If there's one time Scotland would want to play France then it's in the opening game of the competition when there's a chance of the visitors being a little rusty.
There's no doubt France will be a very tough proposition but it's by no means an impossible task for the Scots. The key for Scotland is to get amongst the French and force some mistakes.
French sides in the past used to be easily rattled and there's no doubt their discipline has improved remarkably, but they can still crack under pressure. Scotland need to get in their faces and try and disrupt their rythmn.
The French have tremendous strength in depth, and are able to leave out players like Sebastien Chabal - who has been outstanding in this year's English Premiersip.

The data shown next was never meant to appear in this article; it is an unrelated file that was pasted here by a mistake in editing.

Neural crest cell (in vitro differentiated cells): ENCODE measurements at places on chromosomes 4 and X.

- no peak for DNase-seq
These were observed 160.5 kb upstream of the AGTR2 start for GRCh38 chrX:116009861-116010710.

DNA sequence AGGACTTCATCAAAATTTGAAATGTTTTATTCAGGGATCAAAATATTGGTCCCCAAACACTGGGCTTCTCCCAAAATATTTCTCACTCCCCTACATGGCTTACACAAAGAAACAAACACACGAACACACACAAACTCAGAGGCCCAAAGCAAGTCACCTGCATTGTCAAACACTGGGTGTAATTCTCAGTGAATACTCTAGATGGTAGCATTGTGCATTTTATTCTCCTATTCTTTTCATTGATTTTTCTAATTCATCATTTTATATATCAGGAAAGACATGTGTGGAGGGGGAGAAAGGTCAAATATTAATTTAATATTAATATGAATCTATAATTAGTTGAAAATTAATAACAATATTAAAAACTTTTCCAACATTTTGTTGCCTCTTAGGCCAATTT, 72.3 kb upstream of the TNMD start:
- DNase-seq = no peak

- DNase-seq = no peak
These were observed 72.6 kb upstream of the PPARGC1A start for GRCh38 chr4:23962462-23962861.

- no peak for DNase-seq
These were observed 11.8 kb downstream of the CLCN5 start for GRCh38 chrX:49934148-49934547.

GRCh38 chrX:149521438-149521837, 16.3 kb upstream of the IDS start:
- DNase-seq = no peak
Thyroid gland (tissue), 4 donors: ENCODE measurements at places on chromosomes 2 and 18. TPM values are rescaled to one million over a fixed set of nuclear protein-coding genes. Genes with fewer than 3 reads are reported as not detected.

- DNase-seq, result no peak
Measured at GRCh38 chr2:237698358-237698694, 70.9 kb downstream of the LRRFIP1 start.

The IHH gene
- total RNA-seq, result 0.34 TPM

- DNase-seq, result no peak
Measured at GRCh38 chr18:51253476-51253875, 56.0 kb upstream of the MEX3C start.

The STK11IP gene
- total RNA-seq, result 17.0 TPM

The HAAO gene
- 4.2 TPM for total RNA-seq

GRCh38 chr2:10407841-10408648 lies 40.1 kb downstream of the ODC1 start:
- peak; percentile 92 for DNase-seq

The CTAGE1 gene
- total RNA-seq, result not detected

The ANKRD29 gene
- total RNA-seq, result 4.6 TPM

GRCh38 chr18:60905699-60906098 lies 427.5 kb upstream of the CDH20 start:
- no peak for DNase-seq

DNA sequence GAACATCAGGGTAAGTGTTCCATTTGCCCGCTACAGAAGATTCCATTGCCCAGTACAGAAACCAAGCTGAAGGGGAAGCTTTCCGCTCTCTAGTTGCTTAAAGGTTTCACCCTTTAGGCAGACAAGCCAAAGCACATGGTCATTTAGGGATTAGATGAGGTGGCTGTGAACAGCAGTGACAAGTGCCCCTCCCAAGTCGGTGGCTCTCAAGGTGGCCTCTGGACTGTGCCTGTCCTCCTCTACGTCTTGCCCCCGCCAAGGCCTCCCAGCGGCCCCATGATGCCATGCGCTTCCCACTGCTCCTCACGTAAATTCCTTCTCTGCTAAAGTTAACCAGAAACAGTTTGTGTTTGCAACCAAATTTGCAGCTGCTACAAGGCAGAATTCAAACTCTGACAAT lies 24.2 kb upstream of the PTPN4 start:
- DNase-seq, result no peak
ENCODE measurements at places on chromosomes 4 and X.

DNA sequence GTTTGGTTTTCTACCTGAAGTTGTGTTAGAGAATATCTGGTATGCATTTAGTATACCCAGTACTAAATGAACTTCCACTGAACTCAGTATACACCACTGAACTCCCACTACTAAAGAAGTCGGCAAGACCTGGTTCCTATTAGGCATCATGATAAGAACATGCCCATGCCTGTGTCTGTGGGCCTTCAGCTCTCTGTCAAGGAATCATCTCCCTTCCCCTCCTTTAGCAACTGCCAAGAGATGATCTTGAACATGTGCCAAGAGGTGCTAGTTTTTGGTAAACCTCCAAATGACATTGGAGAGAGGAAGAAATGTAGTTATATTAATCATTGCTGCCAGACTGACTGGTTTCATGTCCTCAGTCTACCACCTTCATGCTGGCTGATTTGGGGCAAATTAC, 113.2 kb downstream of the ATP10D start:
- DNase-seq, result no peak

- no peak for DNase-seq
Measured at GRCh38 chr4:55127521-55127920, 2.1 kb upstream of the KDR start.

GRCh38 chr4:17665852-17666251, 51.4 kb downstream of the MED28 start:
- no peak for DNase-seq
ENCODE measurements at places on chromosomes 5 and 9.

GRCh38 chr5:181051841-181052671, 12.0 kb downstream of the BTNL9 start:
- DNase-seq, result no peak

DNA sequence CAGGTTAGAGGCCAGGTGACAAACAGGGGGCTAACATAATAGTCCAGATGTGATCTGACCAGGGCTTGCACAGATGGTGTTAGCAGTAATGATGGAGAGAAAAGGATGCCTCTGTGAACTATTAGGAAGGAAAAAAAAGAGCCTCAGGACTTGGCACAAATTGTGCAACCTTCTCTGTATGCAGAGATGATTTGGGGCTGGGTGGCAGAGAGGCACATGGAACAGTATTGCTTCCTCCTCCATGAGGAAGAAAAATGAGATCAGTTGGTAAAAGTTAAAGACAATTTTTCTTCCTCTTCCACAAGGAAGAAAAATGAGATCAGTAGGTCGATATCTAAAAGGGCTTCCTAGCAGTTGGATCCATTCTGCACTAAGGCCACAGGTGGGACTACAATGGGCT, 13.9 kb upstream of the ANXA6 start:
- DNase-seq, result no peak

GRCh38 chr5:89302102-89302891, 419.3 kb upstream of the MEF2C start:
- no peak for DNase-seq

But Scotland have some experienced players of their own who they will look to to provide some clear leadership in this year's RBS 6 Nations tournament.
It is a big year for Simon Taylor, who has been disappointing in some of Edinburgh's games of late. He needs to rise to the challenge of being a senior player in the side, and begin to fulfil the potential he has shown for a number of years.
The selection of Mike Blair at scrum-half ahead of Chris Cusiter suggests to me that Frank Hadden will be looking to play an expansive running type of game. Blair has a fine service and will help provide some width to Scotland's attacking play.
On the wing Sean Lamont has proved to a potent attacking weapon, and will finish tries off if he can get his hands on the ball.
Mako Vunipola may be his rival for a starting spot in England's front row but Joe Marler is ecstatic to have his fellow loosehead back in the international fold - claiming it will spur him on to even greater heights.